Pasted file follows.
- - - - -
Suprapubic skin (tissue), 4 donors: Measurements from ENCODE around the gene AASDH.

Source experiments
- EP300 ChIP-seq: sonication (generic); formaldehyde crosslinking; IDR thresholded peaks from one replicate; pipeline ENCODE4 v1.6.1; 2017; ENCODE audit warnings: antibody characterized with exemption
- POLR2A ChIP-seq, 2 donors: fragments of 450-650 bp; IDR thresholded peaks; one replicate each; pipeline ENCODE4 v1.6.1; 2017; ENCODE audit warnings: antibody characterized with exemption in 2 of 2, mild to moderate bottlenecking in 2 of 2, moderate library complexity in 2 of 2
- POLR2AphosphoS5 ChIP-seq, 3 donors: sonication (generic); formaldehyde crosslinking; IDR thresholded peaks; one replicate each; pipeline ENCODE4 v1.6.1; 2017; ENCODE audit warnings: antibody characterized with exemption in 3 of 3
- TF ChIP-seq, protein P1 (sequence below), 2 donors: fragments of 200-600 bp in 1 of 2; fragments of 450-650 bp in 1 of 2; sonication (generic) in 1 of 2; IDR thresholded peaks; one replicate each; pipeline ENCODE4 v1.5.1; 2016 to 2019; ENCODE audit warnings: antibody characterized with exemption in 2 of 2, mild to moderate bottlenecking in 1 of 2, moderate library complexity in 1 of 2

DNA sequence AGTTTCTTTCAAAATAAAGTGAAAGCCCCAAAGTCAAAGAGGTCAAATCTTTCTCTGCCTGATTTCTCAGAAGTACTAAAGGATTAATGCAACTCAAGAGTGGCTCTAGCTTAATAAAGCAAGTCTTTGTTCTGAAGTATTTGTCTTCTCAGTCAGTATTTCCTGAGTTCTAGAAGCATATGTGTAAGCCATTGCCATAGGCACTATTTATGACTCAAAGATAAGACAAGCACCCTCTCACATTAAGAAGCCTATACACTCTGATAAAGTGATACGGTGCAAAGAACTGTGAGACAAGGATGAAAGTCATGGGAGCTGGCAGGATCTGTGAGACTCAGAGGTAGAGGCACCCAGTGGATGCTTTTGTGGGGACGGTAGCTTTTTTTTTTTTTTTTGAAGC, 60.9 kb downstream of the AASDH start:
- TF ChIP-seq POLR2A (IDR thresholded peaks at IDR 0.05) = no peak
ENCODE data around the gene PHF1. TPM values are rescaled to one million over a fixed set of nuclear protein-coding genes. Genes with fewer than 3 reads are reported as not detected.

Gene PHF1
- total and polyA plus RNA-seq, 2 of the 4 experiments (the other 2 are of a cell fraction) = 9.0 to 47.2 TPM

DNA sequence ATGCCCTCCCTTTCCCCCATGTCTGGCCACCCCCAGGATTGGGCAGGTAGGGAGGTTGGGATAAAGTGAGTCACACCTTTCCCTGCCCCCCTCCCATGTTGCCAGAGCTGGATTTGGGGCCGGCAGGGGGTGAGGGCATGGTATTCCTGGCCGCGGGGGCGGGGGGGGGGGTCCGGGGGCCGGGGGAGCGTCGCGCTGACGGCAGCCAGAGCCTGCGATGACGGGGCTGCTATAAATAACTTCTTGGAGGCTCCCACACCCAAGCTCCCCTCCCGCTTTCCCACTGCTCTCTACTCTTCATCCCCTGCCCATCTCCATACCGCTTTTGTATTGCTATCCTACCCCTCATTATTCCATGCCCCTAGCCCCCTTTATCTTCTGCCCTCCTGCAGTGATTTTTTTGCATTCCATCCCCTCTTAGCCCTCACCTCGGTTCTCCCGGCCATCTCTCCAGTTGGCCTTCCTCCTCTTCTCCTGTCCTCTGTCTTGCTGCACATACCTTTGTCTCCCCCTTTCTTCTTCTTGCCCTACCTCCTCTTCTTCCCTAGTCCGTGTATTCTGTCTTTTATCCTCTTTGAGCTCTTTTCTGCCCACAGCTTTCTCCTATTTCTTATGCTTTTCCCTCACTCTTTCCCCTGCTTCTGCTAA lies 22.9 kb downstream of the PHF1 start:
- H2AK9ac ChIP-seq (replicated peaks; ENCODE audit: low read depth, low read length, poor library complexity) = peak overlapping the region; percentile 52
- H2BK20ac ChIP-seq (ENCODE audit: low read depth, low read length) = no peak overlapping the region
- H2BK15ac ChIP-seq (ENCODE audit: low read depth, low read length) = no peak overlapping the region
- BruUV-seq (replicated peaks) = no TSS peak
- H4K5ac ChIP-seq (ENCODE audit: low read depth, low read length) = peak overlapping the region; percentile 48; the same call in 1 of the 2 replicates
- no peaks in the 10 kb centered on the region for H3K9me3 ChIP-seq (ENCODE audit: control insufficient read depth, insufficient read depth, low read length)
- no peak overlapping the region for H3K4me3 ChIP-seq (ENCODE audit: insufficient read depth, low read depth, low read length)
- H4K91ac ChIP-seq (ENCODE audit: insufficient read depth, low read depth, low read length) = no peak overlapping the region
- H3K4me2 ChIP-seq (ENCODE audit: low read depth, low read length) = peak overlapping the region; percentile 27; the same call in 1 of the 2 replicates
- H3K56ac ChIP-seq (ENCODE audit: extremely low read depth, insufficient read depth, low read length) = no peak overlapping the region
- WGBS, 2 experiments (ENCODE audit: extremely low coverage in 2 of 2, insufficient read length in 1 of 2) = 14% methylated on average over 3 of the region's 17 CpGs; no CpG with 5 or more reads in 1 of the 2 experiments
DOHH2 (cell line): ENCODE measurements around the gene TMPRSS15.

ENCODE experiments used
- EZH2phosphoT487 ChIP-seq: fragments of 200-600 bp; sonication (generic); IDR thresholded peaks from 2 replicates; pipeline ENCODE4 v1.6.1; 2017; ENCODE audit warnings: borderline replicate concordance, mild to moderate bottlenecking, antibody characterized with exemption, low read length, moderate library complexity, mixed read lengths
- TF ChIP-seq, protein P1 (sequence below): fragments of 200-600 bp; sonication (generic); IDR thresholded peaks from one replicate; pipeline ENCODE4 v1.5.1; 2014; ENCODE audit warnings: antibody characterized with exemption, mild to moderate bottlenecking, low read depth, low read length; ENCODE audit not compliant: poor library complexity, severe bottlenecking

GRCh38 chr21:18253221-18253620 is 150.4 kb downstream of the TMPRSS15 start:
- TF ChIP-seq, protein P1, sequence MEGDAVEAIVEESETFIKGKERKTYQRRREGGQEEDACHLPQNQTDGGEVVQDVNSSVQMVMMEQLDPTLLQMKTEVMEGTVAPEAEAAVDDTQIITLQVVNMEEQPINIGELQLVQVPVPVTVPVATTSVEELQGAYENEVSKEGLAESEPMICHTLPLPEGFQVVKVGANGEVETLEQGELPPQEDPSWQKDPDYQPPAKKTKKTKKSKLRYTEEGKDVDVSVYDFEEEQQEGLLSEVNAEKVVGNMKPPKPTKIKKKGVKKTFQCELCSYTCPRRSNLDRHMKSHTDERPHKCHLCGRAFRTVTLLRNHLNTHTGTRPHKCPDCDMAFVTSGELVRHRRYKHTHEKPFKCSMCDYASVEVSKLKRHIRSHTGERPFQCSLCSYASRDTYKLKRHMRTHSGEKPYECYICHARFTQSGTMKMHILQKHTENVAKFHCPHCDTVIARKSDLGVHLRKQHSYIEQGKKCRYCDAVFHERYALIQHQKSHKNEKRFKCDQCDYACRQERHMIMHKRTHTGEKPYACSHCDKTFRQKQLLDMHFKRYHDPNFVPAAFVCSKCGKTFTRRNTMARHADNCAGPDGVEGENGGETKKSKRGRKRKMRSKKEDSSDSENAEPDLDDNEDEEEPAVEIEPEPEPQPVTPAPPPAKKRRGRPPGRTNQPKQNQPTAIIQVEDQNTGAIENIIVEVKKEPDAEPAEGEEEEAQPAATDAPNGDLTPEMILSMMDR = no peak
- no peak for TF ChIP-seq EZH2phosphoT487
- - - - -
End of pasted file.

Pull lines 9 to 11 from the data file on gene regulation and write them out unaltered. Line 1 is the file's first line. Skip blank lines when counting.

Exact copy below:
ENCODE data around the gene PHF1. TPM values are rescaled to one million over a fixed set of nuclear protein-coding genes. Genes with fewer than 3 reads are reported as not detected.

Gene PHF1
- total and polyA plus RNA-seq, 2 of the 4 experiments (the other 2 are of a cell fraction) = 9.0 to 47.2 TPM